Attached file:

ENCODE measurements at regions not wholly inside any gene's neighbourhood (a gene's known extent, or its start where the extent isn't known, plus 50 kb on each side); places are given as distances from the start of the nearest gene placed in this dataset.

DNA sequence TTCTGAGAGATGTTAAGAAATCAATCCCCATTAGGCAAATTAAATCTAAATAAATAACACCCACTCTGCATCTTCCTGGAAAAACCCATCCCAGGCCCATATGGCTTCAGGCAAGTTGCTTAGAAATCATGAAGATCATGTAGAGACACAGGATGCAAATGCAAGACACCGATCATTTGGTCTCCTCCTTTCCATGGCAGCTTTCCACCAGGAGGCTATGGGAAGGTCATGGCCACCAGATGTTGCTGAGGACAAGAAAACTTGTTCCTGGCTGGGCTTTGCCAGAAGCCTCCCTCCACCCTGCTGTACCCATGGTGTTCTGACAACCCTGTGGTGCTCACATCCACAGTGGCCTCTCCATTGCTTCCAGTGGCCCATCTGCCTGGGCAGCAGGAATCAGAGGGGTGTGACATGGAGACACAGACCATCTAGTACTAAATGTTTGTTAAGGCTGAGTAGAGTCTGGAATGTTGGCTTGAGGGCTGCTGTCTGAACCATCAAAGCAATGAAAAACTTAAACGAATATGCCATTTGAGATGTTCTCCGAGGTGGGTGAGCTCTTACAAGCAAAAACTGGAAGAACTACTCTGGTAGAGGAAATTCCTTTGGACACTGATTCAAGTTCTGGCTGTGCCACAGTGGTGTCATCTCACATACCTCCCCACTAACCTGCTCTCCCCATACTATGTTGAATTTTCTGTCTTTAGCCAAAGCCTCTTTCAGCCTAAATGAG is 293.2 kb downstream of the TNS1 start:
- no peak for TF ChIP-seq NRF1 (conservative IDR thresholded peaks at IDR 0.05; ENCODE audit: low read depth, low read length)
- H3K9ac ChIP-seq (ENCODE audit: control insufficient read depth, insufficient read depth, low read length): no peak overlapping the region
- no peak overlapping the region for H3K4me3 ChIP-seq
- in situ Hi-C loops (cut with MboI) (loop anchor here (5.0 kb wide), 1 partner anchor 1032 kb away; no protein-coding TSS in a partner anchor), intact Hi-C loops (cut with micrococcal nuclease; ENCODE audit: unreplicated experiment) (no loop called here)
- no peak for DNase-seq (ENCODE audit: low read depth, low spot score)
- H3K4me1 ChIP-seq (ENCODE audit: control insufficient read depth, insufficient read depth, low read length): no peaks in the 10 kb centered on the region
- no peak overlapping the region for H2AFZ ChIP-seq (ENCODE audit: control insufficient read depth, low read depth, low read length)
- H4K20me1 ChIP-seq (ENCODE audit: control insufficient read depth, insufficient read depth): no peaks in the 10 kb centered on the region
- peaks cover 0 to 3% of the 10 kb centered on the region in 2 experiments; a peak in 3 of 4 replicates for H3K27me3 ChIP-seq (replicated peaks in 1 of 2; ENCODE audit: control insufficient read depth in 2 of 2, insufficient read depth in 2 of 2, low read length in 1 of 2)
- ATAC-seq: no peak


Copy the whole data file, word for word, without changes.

ENCODE measurements at regions not wholly inside any gene's neighbourhood (a gene's known extent, or its start where the extent isn't known, plus 50 kb on each side); places are given as distances from the start of the nearest gene placed in this dataset.

DNA sequence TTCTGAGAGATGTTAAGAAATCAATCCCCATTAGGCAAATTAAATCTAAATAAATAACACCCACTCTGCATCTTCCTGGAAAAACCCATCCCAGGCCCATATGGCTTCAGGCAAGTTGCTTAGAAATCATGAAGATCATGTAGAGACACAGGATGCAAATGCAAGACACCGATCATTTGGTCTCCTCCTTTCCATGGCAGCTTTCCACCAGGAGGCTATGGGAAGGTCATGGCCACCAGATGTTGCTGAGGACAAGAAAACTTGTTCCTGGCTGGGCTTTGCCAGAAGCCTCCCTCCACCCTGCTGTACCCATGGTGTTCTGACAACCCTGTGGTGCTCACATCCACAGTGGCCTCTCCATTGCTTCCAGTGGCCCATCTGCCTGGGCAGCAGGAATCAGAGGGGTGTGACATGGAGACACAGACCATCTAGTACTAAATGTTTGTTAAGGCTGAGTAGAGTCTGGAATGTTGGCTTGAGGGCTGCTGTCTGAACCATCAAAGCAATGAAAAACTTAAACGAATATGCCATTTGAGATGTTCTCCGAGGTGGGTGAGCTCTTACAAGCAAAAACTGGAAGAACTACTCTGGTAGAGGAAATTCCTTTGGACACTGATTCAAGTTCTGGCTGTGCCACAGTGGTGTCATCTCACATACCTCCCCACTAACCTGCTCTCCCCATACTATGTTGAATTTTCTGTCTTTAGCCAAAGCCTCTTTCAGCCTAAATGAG is 293.2 kb downstream of the TNS1 start:
- no peak for TF ChIP-seq NRF1 (conservative IDR thresholded peaks at IDR 0.05; ENCODE audit: low read depth, low read length)
- H3K9ac ChIP-seq (ENCODE audit: control insufficient read depth, insufficient read depth, low read length): no peak overlapping the region
- no peak overlapping the region for H3K4me3 ChIP-seq
- in situ Hi-C loops (cut with MboI) (loop anchor here (5.0 kb wide), 1 partner anchor 1032 kb away; no protein-coding TSS in a partner anchor), intact Hi-C loops (cut with micrococcal nuclease; ENCODE audit: unreplicated experiment) (no loop called here)
- no peak for DNase-seq (ENCODE audit: low read depth, low spot score)
- H3K4me1 ChIP-seq (ENCODE audit: control insufficient read depth, insufficient read depth, low read length): no peaks in the 10 kb centered on the region
- no peak overlapping the region for H2AFZ ChIP-seq (ENCODE audit: control insufficient read depth, low read depth, low read length)
- H4K20me1 ChIP-seq (ENCODE audit: control insufficient read depth, insufficient read depth): no peaks in the 10 kb centered on the region
- peaks cover 0 to 3% of the 10 kb centered on the region in 2 experiments; a peak in 3 of 4 replicates for H3K27me3 ChIP-seq (replicated peaks in 1 of 2; ENCODE audit: control insufficient read depth in 2 of 2, insufficient read depth in 2 of 2, low read length in 1 of 2)
- ATAC-seq: no peak